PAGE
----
Resources for Reducing Mental Health Stigma

Guidance for Program Director Response to Mental Health Questions


Residency programs promote learner well-being, burnout prevention and/or treatment, and mental health. The Accreditation Council for Graduate Medical Education (ACGME) Program Requirements make clear that “programs…have the same responsibility to address well-being as other aspects of resident competence” (VI.C). Furthermore, “the responsibility of the program…must include providing access to confidential, affordable mental health assessment, counseling, and treatment, including access to urgent and emergent care 24 hours a day, seven days a week” ( VI.C.1.e). 

Despite this much-needed mandate to care for the mental health of trainees, stigma in the medical profession around seeking help for mental health remains significant, in part due to concerns about the potential impact to one’s career. Trainees may ask program directors questions about confidentiality of mental health treatment and/or whether they should have licensing and credentialing concerns if they seek treatment. Program directors may also receive questions from state medical boards about the mental health of trainees applying for licensure. Factual information, resources, and guidance on how to respond to such questions is extraordinarily limited. Therefore, the Society of Teachers of Family Medicine has developed the following information and language to aid program directors in responding to such questions.

Essential Information

  • In 2018, the Federation of State Medical Boards (FSMB) adopted new recommendations about physician wellness and burnout, with specific attention to medical board and licensing questions.  
    • As summarized by Saddawi-Konefka et al in JAMA 2021, the relevant FSMB recommendations for licensing questions about mental health are as follows:
    1. "Only if impaired" (if mental health questions are asked, they are limited to conditions resulting in impairment); 
    2. "Only current" (if mental health questions are asked, they are limited to questions about conditions within the last 2 years);
    3. "Safe haven nonreporting" (if mental health questions are asked, safe haven nonreporting is offered [ie, allowing physicians to not report diagnoses or treatment history if they are being monitored by and are in good standing with a Physician Health Program]);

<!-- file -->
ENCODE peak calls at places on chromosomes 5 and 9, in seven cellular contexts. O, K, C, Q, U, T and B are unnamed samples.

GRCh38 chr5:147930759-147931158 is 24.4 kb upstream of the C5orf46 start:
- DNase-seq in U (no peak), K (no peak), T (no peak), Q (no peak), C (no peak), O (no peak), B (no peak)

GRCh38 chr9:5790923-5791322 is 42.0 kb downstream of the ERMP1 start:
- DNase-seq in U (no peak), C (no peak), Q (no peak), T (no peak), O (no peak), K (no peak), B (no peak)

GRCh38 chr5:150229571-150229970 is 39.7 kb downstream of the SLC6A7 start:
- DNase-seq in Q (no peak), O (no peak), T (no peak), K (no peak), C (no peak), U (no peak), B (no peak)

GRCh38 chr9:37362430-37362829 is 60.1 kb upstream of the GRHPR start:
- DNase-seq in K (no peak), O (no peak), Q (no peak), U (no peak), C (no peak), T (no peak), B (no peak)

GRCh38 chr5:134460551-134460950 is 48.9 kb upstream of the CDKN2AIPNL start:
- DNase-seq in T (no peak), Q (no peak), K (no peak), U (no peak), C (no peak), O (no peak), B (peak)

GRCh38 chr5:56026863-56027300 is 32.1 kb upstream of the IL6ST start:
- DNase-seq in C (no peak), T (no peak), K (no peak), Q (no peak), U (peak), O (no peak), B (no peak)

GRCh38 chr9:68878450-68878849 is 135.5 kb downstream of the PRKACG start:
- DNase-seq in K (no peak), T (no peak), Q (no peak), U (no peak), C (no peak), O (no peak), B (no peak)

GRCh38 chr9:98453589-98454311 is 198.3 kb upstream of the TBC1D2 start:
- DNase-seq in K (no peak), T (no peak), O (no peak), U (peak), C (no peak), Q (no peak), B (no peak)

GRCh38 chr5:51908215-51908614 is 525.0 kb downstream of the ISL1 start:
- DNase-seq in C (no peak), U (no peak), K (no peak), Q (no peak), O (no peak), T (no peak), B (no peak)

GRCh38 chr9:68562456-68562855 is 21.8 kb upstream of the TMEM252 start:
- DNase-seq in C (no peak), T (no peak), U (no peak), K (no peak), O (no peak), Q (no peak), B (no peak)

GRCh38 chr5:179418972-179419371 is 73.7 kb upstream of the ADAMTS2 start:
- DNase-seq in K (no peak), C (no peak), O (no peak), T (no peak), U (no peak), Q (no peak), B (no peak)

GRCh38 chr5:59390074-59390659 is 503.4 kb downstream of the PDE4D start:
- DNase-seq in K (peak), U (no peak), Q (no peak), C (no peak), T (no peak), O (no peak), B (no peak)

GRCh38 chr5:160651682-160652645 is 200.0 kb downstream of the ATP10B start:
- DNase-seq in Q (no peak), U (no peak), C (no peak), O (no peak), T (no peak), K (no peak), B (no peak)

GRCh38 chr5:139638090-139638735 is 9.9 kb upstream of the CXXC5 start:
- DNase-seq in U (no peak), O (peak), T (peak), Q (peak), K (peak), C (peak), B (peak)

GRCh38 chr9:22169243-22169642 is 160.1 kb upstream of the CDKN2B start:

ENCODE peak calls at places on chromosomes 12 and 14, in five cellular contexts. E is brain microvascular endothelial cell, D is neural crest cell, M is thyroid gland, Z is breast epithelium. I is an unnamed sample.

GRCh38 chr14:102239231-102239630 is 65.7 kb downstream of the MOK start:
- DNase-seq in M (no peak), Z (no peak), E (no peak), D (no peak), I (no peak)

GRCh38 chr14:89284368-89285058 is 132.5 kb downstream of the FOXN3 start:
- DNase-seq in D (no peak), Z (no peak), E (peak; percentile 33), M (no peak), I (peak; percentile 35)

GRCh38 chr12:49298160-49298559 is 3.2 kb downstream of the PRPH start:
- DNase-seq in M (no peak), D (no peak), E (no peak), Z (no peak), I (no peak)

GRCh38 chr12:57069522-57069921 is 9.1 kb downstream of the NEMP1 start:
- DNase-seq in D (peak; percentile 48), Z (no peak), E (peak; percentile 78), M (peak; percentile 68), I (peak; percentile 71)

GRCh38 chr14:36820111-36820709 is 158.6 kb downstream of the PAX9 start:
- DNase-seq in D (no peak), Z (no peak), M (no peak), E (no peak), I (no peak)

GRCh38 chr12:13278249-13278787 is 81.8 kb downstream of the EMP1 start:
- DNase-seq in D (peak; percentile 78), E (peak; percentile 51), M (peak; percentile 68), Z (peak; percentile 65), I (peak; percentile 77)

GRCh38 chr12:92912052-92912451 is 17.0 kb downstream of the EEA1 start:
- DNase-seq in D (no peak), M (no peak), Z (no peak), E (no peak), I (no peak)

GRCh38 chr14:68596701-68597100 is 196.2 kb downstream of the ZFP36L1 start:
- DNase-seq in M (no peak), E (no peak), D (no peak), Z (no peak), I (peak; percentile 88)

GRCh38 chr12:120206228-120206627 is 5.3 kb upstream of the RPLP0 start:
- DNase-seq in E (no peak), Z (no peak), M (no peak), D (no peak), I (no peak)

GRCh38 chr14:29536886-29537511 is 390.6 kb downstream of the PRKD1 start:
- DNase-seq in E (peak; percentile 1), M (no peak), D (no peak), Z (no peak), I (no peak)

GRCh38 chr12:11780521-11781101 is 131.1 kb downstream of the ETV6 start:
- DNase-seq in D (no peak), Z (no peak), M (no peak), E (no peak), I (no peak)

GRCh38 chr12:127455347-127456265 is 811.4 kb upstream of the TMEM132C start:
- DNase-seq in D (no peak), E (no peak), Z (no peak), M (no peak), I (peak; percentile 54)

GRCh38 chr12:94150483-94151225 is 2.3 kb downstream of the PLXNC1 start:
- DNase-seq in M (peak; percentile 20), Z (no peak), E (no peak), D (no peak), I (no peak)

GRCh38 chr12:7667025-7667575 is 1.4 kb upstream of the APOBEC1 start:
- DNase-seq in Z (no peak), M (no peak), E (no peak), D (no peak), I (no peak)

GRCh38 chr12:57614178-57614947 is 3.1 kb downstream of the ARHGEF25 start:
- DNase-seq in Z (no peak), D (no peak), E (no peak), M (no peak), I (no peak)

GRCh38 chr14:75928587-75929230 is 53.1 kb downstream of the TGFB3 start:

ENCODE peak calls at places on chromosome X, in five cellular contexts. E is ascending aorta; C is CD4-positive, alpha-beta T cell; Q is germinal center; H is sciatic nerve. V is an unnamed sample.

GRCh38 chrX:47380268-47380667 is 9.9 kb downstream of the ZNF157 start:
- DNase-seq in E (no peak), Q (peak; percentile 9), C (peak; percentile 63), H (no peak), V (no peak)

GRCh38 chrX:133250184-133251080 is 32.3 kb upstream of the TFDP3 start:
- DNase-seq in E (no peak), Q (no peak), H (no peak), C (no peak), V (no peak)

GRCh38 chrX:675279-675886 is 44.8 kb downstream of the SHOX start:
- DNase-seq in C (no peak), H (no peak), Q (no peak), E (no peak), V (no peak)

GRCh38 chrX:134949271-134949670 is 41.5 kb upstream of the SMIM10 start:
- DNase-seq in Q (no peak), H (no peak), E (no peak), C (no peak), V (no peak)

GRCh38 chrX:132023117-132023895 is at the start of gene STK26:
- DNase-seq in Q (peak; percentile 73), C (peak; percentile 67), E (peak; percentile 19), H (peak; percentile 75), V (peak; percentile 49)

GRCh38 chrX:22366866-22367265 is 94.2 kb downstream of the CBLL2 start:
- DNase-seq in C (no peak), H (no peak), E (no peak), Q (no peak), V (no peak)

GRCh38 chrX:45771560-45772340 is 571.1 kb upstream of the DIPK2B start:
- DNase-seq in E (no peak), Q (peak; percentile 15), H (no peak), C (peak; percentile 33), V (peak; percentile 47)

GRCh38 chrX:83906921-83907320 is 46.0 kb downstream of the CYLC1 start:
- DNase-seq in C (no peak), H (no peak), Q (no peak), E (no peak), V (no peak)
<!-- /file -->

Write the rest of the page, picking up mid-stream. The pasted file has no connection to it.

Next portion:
4. "Supportive language" (inclusion of supportive or normalizing language regarding seeking mental health care).
  • Where boards wish to retain questions about the health of applicants on licensing applications, the FSMB recommends that they use the following language: 
    • “Are you currently suffering from any condition for which you are not being appropriately treated that impairs your judgment or that would otherwise adversely affect your ability to practice medicine in a competent, ethical and professional manner?” (Yes/No)
  • As of 2021, only 5 states are inconsistent with any of the 4 FSMB recommendations, which is a considerable improvement from reports as recently as 2017.  With that said, only one state is consistent with all 4 recommendations, and many states are adherent to 2 or fewer of the 4 recommendations.  

Recommendations for Program Directors

  • Mind the "hidden curriculum."  
    • As a leader, your self-care practices can set the tone for a psychologically safe environment that allows trainees to prioritize their wellbeing.  Conversely, your practices may implicitly demonstrate that mental health is not a priority of the program.   
  • Find your institution’s policy regarding impaired physicians.  
    • If evaluation and treatment is necessary for a trainee’s personal safety or the safety of their patients, what protocol has been developed internally?
  • Look into your state Physician Health Program (PHP) and state medical board.  
    • What is the relationship between the board and PHP? This structure varies by state.
    • When does your state PHP mandate reporting?
    • What mental health questions are listed on the licensing application?
  • In the absence of knowledge, guidance, or protocol, consider proactively setting up a meeting with a GME resource within your state medical board.  
    • What questions will be asked if a resident is voluntarily treated for a mental health concern? Do these questions change if they are mandated to seek treatment or if they take a leave from training for a mental health concern?

References and Resources

  1. ACGME Program Requirements for Graduate Medical Education in Family Medicine.  Approved September 17, 2022; effective July 1, 2023.
  2. Federation of State Medical Boards. Policy on Physician Illness and Impairment: Towards a Model that Optimizes Patient Safety and Physician Health.
  3. Federation of State Medical Boards. Policy on Physician Wellness and Burnout, Adopted April 2018.
  4. Saddawi-Konefka D, Brown A, Eisenhart I, Hicks K, Barrett E, Gold JA. Consistency Between State Medical License Applications and Recommendations Regarding Physician Mental Health. 2021;325(19):2017–2018. doi:10.1001/jama.2021.2275



Image Description

Suggested Language for Program Directors to Use When Responding to Questions About Current or Former Residents' Mental Health 

“The American Academy of Family Physicians, American Medical Association, Dr. Lorna Breen Heroes’ Foundation, and Federation of State Medical Boards recommend removing all intrusive questions about past medical history and to ask only about a physician’s current health and fitness to safely practice medicine. I am not aware of any current condition that impairs Dr. X’s judgment or that would otherwise adversely affect their ability to practice medicine in a competent, ethical, and professional manner.”


Resources for Reducing Mental Health Stigma

Contact Us


11400 Tomahawk Creek Parkway

Leawood, KS 66211

(800) 274-7928